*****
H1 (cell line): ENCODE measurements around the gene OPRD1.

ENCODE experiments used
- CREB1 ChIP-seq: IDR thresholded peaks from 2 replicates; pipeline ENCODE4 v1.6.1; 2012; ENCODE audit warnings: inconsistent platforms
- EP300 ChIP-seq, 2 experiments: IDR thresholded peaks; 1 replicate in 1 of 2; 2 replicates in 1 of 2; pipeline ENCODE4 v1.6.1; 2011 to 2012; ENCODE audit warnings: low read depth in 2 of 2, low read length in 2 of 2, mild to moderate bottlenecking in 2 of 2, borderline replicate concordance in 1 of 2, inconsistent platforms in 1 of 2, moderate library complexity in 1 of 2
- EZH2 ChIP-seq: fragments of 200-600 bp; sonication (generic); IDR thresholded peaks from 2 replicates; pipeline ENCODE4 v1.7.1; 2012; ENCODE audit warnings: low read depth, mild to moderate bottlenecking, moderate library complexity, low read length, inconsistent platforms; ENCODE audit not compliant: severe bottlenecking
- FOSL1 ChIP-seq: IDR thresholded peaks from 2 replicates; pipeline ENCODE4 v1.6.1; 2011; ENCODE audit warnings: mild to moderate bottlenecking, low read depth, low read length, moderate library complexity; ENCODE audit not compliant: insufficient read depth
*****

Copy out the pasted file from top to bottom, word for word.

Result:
H1 (cell line): ENCODE measurements around the gene OPRD1.

ENCODE experiments used
- CREB1 ChIP-seq: IDR thresholded peaks from 2 replicates; pipeline ENCODE4 v1.6.1; 2012; ENCODE audit warnings: inconsistent platforms
- EP300 ChIP-seq, 2 experiments: IDR thresholded peaks; 1 replicate in 1 of 2; 2 replicates in 1 of 2; pipeline ENCODE4 v1.6.1; 2011 to 2012; ENCODE audit warnings: low read depth in 2 of 2, low read length in 2 of 2, mild to moderate bottlenecking in 2 of 2, borderline replicate concordance in 1 of 2, inconsistent platforms in 1 of 2, moderate library complexity in 1 of 2
- EZH2 ChIP-seq: fragments of 200-600 bp; sonication (generic); IDR thresholded peaks from 2 replicates; pipeline ENCODE4 v1.7.1; 2012; ENCODE audit warnings: low read depth, mild to moderate bottlenecking, moderate library complexity, low read length, inconsistent platforms; ENCODE audit not compliant: severe bottlenecking
- FOSL1 ChIP-seq: IDR thresholded peaks from 2 replicates; pipeline ENCODE4 v1.6.1; 2011; ENCODE audit warnings: mild to moderate bottlenecking, low read depth, low read length, moderate library complexity; ENCODE audit not compliant: insufficient read depth